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Visking Tubing
AKA: Dialysis Tubing

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Fig 1: Visking Tubing
Fig 1


A cellulose tube used for osmosis experiments.


Visking or dialysis tubing is usually made from regenerated cellulose and looks a bit like sellotape when in its dry form. It is available to purchase from lab suppliers on a roll or in lengths in various diameters. The tubing can be cut to the desired length and tied at one end making a sausage-like open ended tube.

The tubing is used in practicals and demonstrations involving osmosis. Because the cellulose material is semi-permeable, it means that small molecules can pass through its walls whereas larger molecules cannot.

An example of a dialysis demonstration may involve filling a section of tubing with a mixture of glucose and starch. The glucose molecules are very small in comparison to the starch molecules. The sausage-like tube is suspended in a beaker of water and left for set period. The glucose should be able to pass through the walls of the tubing and into the water. The presence of glucose in the water can then be tested for using Benedict’s solution. The starch should stay within the tube.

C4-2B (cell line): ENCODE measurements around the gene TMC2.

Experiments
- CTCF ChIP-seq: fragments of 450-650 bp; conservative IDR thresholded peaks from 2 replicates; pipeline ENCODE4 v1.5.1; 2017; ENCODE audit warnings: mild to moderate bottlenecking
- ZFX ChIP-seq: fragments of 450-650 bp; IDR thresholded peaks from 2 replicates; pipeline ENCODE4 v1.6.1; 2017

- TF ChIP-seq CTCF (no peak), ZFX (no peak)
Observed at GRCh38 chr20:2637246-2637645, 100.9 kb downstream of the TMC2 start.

Most visking tubing available to schools has an approximate average pore radius of 24A and most supply companies list the tubing in sizes which represent the inflated diameter unless stated otherwise.

Visking tubing should be stored in a dry environment away from direct sunlight.


 CautionThe contents of this page are for information only. Please refer to CLEAPSS, SSERC or ASE safety advice and/or publications before undertaking any preparation, practical experiment or using any equipment featured on this site or any other.